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Guidelines for Writing an Audiology Case Study

Joseph, Antony R. AuD, PhD; Hall, James W. III PhD

doi: 10.1097/01.HJ.0000582440.17021.cb
Audiology Case Studies

Dr. Joseph, left, is an assistant professor at Illinois State University's AuD Program in Normal, IL. An audiologist for 30 years, his research emphasizes epidemiology, hearing loss prevention, and hearing protection measures. Dr. Hall is an audiologist with over 40 years of clinical, teaching, research, and administrative experience. He is a professor of audiology at Salus University and the University of Hawaii.

Case studies provide accurate and complete accounts of patient symptoms, history, care, potential complications, treatment alternatives, and preventive medicine and disease avoidance. Some highlight the clinical findings in a patient with a rare disease or disorder. A published case study may be used to reinforce best practices, report alarming observations in a patient encounter, and convey important clinical knowledge. Case studies may also contribute to improving the safety of our patients. In preparation for a new section in The Hearing Journal that will feature audiology case studies, we outline the structure and necessary components of an audiology case study.

Table 1

Table 1

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As far back as the 1800s, case studies (also called case reports) became established as a popular tool for medical training. At that time, a case study was intended to accumulate knowledge of clinical issues, diagnostic methods, and treatments. They were primarily written to provide an educational message about the etiology and pathogenesis of diseases and disorders, as well as improvement of patient care. Today, case studies serve the same educational functions.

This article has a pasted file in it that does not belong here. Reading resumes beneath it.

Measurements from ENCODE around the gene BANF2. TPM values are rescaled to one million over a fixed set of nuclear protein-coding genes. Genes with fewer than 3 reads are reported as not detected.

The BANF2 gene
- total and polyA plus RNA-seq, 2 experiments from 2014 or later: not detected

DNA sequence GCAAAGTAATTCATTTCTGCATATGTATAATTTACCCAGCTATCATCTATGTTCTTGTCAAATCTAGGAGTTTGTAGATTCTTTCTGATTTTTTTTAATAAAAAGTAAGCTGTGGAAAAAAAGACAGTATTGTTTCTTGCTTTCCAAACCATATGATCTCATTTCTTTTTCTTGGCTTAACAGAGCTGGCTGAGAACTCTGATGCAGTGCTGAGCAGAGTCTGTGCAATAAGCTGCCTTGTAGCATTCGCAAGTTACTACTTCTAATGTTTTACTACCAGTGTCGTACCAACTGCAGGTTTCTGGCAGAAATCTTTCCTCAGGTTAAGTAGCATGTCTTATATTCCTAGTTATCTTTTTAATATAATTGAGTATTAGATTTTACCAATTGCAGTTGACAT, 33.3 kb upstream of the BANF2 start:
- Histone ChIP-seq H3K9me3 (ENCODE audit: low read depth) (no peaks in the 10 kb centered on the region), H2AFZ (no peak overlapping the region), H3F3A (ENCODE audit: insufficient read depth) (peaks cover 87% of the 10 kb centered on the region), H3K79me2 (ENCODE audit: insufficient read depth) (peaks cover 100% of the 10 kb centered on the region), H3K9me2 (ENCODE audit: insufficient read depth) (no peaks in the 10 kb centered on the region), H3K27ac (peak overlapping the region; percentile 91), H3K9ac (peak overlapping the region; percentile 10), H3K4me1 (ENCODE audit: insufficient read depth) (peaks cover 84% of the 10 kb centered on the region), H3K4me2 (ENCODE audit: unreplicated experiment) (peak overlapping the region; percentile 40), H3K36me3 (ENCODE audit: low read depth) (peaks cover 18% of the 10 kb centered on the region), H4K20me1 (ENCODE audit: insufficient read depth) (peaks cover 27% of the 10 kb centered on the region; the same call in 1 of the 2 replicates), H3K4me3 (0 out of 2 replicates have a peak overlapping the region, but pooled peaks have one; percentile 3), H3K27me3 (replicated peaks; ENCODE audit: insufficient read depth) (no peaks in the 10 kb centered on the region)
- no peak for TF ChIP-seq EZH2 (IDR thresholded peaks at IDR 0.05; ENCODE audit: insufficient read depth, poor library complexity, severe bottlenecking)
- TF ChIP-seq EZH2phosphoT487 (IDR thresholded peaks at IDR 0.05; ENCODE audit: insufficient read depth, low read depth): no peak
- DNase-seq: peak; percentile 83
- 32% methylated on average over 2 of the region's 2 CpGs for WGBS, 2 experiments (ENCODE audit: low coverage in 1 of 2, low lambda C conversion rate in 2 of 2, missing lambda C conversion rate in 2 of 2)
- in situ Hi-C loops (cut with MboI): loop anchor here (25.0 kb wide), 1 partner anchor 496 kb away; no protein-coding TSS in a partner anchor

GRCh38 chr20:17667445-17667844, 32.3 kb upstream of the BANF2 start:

Any component of a written clinical note about a patient can form the basis of a case study, such as an unusual patient complaint, atypical test findings, a rarely encountered diagnosis, or even a novel treatment plan. Fundamentally, a case study should tell a succinct story about the patient that may be readily consumed by clinicians, students, researchers, therapists, allied health personnel, and, on occasion, manufacturer representatives. Although a bell curve is commonly used to represent patient outcomes on a distribution, we accept that, for various reasons, some patients lie somewhere on the tails of the curve. These outliers often become the subjects of case studies.

Audiologists frequently say, “Two patients with the same audiogram do not always have the same complaints.” The opposite is also true. Two patients with similar chief complaints and histories may, in fact, have very different diagnoses. These nuances may be captured in a well-presented case study. Clearly, not every patient experiences the same progression of hearing loss, vestibular disease, or tinnitus, or the same degree, type, and pattern of hearing loss or related disorder. Large clinical research studies are not practical for diagnosis and treatment of every clinical condition, particularly ones with multiple factors at play.1 Controlled experimental trials usually report group-level data that may not be applied to or clinically relevant for all patients. Indeed, statistically significant findings in a large research study of people with a particular disorder may have absolutely no clinical significance to the assessment and management of individual patients with the same disorder. In contrast, published case studies are invariably clinically relevant and instructive.